Text and images © Roy Goutté.
Within the southern end of Leskernick South Stone Circle after its clearance
The South Circle
I am pleased to be able to deliver a short Interim Field Report on the progress the TimeSeekers clearance group are making at the Leskernick stone circles and stone row on Bodmin Moor.
We commenced our work on the 6th June and over a three day period had all but completed our work on the South Circle.
Sixteen recumbent ring stones were evident – most only just – on commencement but we were to discover four further buried complete ones. Sadly, six further ring stones had been removed after being broken up with just their remains left where they had once fallen. Consistent gaps between the ring stones had enabled us to detect their remains under the surface exactly where they would have been positioned. Just two ring stones were earth-fast.
The northern end of the circle has a wide empty stone gap with no evidence found of their demise or previous existence, but there is an unusual longish low mound running parallel to the inner arc of the circle at this point which would benefit from further professional investigation.
Exactly in the centre of the circle was a stone about 6 inches in diameter just poking out of the turf. On further inspection it proved to be set into the peat about 6 inches and beneath it the broken remains of a likely recumbent central upright was evident.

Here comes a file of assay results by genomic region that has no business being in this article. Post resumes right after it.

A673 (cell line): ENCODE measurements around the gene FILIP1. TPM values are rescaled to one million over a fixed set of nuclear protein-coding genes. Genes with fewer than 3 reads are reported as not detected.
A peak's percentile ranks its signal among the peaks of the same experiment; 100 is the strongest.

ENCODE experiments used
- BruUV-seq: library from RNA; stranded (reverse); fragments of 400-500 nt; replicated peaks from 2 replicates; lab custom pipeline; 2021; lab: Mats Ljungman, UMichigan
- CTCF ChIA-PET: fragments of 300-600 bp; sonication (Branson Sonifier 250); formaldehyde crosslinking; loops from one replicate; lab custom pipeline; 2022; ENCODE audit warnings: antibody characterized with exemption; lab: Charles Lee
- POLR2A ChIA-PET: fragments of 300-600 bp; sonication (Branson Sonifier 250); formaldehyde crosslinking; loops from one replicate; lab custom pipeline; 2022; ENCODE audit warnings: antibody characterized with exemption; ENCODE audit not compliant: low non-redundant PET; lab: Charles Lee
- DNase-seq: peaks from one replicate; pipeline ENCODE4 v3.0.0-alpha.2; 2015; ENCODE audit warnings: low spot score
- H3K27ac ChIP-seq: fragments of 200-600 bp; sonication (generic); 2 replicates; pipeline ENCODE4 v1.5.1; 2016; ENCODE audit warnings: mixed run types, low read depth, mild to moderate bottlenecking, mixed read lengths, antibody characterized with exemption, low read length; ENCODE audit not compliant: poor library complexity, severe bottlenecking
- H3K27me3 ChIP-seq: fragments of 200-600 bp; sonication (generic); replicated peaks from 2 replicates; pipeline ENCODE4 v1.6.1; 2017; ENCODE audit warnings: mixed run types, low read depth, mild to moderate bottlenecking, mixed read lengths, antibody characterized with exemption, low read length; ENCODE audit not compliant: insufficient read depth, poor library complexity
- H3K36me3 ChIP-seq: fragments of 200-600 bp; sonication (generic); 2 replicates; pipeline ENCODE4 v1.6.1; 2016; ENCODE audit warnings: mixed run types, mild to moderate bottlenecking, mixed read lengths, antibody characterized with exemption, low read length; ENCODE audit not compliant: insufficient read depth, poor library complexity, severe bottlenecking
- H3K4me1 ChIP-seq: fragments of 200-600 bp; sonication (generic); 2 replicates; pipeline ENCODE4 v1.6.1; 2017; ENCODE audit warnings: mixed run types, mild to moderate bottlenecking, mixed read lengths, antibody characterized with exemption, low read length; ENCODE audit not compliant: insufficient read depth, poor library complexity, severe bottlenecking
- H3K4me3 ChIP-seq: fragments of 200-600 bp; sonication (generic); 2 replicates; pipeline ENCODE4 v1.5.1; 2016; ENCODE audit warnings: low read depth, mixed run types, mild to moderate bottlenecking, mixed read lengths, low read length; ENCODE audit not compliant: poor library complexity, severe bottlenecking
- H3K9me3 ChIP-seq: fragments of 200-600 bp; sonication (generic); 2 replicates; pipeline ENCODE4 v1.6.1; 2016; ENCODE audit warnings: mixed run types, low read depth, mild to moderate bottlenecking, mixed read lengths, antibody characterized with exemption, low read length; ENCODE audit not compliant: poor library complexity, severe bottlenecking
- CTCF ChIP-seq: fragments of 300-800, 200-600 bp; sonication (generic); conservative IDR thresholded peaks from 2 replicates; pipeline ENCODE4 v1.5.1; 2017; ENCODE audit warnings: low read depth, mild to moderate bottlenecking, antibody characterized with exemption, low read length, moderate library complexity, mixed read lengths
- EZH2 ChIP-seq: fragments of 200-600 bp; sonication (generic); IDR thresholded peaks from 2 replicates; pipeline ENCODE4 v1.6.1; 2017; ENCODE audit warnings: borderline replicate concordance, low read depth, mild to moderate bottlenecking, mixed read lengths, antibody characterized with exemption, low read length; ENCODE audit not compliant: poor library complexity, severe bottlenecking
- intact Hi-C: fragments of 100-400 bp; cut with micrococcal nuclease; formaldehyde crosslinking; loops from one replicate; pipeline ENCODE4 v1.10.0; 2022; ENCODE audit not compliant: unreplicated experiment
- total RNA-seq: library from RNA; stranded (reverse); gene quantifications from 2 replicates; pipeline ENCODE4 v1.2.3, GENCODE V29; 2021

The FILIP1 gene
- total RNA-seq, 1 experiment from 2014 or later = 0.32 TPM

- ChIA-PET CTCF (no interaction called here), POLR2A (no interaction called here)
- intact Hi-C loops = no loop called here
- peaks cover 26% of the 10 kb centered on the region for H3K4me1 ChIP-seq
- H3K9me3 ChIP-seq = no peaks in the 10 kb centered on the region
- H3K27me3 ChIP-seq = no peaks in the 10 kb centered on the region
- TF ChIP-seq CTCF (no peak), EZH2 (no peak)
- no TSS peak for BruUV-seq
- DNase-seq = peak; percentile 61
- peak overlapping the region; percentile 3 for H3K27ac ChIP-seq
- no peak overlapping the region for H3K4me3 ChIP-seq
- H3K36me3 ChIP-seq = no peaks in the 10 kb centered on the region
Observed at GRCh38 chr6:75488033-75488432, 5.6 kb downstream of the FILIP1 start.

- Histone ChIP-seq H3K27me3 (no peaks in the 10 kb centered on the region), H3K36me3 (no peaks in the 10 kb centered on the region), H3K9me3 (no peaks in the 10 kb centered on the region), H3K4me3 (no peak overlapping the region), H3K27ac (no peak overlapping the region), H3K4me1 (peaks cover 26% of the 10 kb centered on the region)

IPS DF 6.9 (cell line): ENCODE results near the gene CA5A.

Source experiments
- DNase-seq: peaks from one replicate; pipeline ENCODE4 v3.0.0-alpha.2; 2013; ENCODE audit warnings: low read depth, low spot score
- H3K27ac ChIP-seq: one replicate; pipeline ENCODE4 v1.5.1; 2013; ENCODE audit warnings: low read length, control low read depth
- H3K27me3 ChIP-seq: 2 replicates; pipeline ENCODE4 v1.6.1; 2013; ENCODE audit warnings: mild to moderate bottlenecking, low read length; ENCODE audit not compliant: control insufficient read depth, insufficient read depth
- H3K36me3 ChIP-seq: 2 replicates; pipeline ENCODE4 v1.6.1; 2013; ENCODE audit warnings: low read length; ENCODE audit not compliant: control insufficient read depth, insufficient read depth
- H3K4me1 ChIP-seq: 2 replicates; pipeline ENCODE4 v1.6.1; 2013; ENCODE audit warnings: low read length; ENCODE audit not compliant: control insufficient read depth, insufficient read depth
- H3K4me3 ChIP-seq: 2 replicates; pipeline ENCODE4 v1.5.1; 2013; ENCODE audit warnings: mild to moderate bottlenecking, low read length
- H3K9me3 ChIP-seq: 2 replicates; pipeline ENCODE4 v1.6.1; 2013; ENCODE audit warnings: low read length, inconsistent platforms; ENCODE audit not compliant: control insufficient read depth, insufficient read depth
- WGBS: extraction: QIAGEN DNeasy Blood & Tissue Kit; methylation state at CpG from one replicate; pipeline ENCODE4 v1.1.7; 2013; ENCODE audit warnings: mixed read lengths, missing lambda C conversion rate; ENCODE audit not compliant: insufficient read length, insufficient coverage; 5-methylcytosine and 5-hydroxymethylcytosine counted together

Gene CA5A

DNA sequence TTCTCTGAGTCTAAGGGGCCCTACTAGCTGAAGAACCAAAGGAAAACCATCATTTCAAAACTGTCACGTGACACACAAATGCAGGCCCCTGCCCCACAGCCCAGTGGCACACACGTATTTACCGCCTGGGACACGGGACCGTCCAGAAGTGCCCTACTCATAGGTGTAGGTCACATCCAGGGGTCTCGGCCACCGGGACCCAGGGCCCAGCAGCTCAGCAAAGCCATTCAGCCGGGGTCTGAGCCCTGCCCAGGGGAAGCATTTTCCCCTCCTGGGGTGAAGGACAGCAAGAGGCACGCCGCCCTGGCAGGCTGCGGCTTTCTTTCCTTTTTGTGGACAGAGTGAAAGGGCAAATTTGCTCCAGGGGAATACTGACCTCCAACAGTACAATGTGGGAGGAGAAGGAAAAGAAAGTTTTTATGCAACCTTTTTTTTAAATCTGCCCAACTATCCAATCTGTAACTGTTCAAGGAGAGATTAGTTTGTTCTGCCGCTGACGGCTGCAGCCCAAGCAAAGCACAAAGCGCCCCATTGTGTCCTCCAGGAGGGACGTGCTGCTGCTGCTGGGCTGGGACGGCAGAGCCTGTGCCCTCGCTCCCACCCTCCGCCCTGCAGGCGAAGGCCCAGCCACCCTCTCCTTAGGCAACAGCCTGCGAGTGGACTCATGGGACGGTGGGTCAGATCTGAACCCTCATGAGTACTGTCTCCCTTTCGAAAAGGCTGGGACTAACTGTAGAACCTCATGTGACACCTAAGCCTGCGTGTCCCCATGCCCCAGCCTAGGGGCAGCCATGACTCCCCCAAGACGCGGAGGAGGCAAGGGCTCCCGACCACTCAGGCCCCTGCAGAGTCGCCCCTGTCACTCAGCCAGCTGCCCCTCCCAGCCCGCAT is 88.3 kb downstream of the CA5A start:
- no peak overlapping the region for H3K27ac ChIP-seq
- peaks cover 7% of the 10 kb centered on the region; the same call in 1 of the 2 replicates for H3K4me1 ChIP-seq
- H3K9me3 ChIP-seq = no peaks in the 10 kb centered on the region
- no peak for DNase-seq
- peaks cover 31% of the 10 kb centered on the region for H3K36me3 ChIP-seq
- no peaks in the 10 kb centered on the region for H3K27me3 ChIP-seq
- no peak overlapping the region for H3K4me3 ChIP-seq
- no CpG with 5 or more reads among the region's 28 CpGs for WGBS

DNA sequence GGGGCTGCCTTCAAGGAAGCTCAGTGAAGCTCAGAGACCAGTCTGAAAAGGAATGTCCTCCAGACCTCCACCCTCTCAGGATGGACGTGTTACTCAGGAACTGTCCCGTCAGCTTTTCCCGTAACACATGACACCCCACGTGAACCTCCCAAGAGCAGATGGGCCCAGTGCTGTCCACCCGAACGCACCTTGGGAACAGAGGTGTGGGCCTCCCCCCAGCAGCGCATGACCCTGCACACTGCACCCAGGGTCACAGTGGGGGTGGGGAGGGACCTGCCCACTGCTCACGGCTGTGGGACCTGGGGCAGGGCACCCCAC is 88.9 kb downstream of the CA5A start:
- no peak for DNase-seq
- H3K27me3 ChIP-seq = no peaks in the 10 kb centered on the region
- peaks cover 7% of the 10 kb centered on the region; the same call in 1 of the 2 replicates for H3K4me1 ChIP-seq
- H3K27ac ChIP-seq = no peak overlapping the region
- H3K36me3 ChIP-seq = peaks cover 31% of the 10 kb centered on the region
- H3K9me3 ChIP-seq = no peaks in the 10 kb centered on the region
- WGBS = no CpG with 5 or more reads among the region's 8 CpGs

Although we only exposed a small section of each of the broken and removed stones, the remains of them all were patently obvious beneath the surface and their fall direction easily detected by the spiking of the ground – see photos.
We made other discoveries and one in particular cannot be revealed at this time but will of course be included in the completed Survey and Field Report.
The above photo of the southern end of the South Circle taken in April 2016
The North Circle.
Prior to commencement there were just three earth-fast ring stones remaining above ground and the whaleback centre stone lying recumbent. Just a handful of other ring stones could just be seen through the turf.
We commenced work here on the 20th June and by the end of the first day we had exposed all of the remaining ring stones and the obvious remains of removed stones after being broken up. I am pleased to announce that this was once a complete circle of 21 original ring stones with no apparent ‘gaps’ or entrances.
Without going into the full details at this moment or possible reasons why, it soon became obvious that the standing stones in this circle were much smaller than those in the South Circle.
The North Circle prior to excavation
A few of the reclaimed ring stones on exposure